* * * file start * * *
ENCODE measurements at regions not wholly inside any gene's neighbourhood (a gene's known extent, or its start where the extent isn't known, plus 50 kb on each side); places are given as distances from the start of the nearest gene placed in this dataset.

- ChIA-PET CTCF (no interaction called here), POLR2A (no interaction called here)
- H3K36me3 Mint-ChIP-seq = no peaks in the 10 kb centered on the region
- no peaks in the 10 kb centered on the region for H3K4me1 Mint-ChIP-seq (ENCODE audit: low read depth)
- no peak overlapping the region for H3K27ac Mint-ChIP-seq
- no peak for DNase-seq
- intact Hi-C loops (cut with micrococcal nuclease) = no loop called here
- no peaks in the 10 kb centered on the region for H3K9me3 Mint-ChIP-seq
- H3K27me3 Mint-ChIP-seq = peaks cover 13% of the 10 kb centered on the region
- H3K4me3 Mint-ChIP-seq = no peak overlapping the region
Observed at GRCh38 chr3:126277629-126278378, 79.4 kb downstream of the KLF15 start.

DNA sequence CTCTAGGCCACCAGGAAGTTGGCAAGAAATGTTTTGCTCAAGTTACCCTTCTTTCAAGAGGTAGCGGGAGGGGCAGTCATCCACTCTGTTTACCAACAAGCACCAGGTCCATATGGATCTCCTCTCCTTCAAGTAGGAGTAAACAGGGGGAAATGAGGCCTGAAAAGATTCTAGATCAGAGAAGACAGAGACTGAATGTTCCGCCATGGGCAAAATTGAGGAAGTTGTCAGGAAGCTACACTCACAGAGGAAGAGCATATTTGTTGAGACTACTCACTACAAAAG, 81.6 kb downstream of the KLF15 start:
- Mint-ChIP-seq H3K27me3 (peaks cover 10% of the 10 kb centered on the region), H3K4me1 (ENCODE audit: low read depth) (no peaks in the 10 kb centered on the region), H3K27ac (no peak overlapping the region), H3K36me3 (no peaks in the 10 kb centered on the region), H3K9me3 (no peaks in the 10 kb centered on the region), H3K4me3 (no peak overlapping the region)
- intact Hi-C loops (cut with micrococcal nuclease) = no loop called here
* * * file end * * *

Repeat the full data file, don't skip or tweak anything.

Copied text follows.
ENCODE measurements at regions not wholly inside any gene's neighbourhood (a gene's known extent, or its start where the extent isn't known, plus 50 kb on each side); places are given as distances from the start of the nearest gene placed in this dataset.

- ChIA-PET CTCF (no interaction called here), POLR2A (no interaction called here)
- H3K36me3 Mint-ChIP-seq = no peaks in the 10 kb centered on the region
- no peaks in the 10 kb centered on the region for H3K4me1 Mint-ChIP-seq (ENCODE audit: low read depth)
- no peak overlapping the region for H3K27ac Mint-ChIP-seq
- no peak for DNase-seq
- intact Hi-C loops (cut with micrococcal nuclease) = no loop called here
- no peaks in the 10 kb centered on the region for H3K9me3 Mint-ChIP-seq
- H3K27me3 Mint-ChIP-seq = peaks cover 13% of the 10 kb centered on the region
- H3K4me3 Mint-ChIP-seq = no peak overlapping the region
Observed at GRCh38 chr3:126277629-126278378, 79.4 kb downstream of the KLF15 start.

DNA sequence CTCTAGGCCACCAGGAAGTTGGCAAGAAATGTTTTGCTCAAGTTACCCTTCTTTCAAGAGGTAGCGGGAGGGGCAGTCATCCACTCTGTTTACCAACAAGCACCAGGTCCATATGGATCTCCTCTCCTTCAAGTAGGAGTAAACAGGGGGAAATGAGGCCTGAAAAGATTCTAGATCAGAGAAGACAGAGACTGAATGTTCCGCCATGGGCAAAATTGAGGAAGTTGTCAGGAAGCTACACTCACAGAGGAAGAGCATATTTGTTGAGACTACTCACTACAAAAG, 81.6 kb downstream of the KLF15 start:
- Mint-ChIP-seq H3K27me3 (peaks cover 10% of the 10 kb centered on the region), H3K4me1 (ENCODE audit: low read depth) (no peaks in the 10 kb centered on the region), H3K27ac (no peak overlapping the region), H3K36me3 (no peaks in the 10 kb centered on the region), H3K9me3 (no peaks in the 10 kb centered on the region), H3K4me3 (no peak overlapping the region)
- intact Hi-C loops (cut with micrococcal nuclease) = no loop called here